The Reemergence of other Dirty Politics characters

The latest North and South magazine has a feature story on one of the other major characters exposed in Hager's Dirty Politics. Carrick Graham was the PR practictioner who was exposed as a key player helping Cameron Slater, as well as seeking to aggressively undermine various public health researchers. Now Peter Newport provides an update on what the 'master of the dark arts' is now up to.

A good summary of this must-read article about Carrick Graham, is provided in the introduction: "He was the probably the darkest character in Nicky Hager's book Dirty Politics. A man who was paid to attack anyone who stood up to his wealthy international sugar, tobacco and alcohol clients. A shadowy figure who fought behind the anonymity of social media and wrote some of the more toxic posts on his friend Cameron Slater's Whale Oil blog site. And yet, Carrick Graham isn't about to become a reformed man. He's not retreating from anything he's done. In fact, he's proudly announcing things are about to get a whole lot dirtier in the future - not for any reason other than this bloody battlefield is, in his view, the new reality of commerce, news and politics in New Zealand".

In the article, Graham is reluctant to provide any confirmation of details published in Dirty Politics, but he does say this about Cameron Slater: "He sends me invoices for social media consultations".

For a summary and analysis of the article, see Peter Griffin's blog post, Carrick Graham still gunning for public health researchers.

Cathy Odgers has also reappeared this week with Giovanni Tiso highlighting her apparent attempts to expunge her blog site from the internet - see: The purloined blog.

According to Tiso, Odgers has not only deleted her own blog, but attempted to remove it from the repositories of the National Library, which has a legislated role in keeping records of all New Zealand blogs published. For more on this, see Greg Presland's The unusual case of the disappearing blog.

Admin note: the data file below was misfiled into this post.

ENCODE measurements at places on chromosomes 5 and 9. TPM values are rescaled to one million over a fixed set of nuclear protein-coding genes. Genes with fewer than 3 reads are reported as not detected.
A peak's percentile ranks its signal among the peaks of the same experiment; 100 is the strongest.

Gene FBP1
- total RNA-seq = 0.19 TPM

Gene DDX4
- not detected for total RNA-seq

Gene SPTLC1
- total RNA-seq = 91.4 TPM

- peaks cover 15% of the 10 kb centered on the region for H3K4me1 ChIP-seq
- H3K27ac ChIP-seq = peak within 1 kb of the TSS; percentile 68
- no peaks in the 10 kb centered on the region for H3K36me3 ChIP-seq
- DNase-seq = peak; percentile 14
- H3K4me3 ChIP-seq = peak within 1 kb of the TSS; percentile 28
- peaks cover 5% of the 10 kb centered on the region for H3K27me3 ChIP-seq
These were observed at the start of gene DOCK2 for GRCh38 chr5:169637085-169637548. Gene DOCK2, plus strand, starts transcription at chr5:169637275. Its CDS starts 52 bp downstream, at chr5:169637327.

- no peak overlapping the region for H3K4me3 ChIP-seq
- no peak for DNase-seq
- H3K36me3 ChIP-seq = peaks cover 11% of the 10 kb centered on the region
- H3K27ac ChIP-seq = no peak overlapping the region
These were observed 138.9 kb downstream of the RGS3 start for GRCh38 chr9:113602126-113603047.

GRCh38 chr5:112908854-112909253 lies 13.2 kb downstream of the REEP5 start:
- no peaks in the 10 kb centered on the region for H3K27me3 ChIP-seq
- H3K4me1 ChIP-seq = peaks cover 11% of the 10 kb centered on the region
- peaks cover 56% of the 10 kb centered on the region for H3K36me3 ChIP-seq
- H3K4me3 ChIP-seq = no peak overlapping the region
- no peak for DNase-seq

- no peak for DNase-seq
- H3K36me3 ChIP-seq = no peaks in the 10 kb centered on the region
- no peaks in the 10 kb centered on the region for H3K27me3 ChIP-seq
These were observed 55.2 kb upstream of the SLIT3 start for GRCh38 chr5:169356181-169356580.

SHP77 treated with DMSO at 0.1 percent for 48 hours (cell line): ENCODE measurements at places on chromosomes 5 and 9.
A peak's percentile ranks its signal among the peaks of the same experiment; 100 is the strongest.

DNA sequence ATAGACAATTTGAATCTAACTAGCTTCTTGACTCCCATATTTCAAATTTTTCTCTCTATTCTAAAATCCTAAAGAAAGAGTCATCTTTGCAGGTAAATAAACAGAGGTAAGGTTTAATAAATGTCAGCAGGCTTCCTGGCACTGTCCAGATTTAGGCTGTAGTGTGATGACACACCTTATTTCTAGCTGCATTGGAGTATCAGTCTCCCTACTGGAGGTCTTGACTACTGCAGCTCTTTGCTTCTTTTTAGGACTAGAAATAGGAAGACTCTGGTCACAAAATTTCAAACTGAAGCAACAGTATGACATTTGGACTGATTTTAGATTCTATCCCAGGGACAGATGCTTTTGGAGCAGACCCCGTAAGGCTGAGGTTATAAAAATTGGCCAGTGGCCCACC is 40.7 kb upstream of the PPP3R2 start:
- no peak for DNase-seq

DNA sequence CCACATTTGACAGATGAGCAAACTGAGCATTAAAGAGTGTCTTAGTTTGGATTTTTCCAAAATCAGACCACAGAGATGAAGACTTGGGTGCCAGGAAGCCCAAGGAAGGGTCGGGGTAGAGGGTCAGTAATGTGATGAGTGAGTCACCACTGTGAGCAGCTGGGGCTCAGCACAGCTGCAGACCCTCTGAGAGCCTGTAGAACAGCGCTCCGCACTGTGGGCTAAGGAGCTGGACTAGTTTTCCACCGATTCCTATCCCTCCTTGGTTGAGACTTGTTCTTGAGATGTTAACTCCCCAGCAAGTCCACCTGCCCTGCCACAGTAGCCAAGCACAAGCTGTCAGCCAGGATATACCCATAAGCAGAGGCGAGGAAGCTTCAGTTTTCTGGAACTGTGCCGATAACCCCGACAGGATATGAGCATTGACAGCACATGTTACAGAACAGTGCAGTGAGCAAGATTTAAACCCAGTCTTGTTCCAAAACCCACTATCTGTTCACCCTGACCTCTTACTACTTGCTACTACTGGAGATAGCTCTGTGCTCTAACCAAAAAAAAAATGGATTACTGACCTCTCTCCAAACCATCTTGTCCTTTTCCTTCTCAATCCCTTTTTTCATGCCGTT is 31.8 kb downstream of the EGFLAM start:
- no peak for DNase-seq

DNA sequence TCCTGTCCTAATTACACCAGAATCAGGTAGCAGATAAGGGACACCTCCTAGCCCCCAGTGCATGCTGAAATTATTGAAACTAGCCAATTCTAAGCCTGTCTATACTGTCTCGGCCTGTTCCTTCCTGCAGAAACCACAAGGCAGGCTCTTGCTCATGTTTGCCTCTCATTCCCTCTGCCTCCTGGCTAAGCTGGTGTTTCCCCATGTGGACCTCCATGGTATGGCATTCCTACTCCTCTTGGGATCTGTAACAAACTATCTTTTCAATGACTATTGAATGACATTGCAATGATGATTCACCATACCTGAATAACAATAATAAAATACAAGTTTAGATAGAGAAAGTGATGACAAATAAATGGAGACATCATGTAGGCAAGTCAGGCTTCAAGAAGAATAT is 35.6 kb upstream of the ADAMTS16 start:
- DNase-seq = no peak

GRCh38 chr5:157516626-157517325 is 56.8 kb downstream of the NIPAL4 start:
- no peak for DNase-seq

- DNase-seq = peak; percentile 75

Digital dangers of politicians online

Another rightwing politician with an embarrassing social media history, Todd Barclay, has explained to Aimee Gulliver how he is being more careful with digital politics now - see: National's youngest MP steering clear of social media.

Yet the interview shows that even staying offline doesn't necessarily prevent politicians having their daft thoughts publicised. In this case he laments the "personal sacrifices" of being an MP: "if you've got a mate that's having a flatwarming or something like that and you've got something else on then you can't just say you want to go to the party". He also explains the problems of living with his parents - they won't let him stay up late.

Politicians are also currently grappling with the rules for their social media participation in relation to their real-world participation in Parliament's debating chamber. The question is whether there should be special rules for what they can and can't say on Twitter with regard to the debates - see Audrey Young's Trevor Mallard's tweet sees no need for inquiry.

A useful and insightful argument about the issue is also put forward by the blogger No Right Turn - see: Submission.

Generally politicians have become rather bland online. This was conveyed well in Claire Trevett's attempt, earlier in the year, to answer the question: Who is the new Minister of Twitter? The MPs who rule on social media. The selection of "top tweeters" was evaluated on The Standard, with some Green MPs suggested instead - see: Top MP tweeters?. See also, Jason Walls' Social media changing the world - and New Zealand politics.

Even local government politicians are prone to Twitter controversies and infamy. Auckland councilor Dick Quax took to Twitter earlier this year to say: "no one in the entire Western world uses the train for their shopping trips" and "the very idea that people lug home their supermarket shopping on the train is fanciful" - see Isaac Davison's Auckland councillor Dick Quax gets tweeters all a-twitter.